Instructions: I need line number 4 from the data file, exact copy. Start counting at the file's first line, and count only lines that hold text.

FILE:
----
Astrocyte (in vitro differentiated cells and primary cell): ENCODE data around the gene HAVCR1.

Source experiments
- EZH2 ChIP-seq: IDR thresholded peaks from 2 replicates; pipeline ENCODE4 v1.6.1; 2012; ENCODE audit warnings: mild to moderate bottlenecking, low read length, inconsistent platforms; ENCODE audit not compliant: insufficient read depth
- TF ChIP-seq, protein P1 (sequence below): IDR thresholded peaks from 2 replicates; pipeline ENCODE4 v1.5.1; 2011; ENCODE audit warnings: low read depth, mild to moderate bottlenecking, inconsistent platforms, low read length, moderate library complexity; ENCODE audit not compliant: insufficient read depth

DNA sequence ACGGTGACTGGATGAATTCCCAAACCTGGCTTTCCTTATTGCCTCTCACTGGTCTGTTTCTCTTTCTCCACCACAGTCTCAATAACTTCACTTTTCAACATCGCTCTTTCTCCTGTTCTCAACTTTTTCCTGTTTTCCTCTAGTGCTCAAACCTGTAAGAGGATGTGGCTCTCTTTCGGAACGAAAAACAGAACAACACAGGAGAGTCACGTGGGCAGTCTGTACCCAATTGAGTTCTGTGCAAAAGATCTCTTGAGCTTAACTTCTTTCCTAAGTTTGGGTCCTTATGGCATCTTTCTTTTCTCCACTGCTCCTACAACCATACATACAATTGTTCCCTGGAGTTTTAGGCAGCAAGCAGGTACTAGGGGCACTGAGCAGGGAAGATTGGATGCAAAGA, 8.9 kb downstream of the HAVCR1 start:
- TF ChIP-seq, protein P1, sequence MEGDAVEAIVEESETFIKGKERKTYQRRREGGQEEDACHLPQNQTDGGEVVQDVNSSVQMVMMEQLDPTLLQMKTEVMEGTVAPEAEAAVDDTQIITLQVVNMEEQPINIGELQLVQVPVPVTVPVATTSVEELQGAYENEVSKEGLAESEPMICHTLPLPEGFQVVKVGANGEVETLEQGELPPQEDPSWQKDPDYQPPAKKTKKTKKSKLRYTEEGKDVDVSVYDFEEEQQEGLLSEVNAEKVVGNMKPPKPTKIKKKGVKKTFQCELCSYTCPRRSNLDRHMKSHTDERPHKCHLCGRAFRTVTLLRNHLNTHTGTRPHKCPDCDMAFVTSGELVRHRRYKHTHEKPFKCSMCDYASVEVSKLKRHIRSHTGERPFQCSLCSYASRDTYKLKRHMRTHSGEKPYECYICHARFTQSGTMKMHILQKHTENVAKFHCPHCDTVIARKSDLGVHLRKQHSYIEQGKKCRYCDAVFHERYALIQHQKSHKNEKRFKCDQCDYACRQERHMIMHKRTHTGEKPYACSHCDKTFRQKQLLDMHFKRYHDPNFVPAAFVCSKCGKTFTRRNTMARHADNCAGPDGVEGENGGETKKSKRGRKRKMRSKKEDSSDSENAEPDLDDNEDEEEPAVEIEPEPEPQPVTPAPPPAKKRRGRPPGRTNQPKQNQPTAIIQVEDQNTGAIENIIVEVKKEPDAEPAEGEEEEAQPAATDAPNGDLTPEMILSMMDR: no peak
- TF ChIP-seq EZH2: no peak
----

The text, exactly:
- TF ChIP-seq, protein P1 (sequence below): IDR thresholded peaks from 2 replicates; pipeline ENCODE4 v1.5.1; 2011; ENCODE audit warnings: low read depth, mild to moderate bottlenecking, inconsistent platforms, low read length, moderate library complexity; ENCODE audit not compliant: insufficient read depth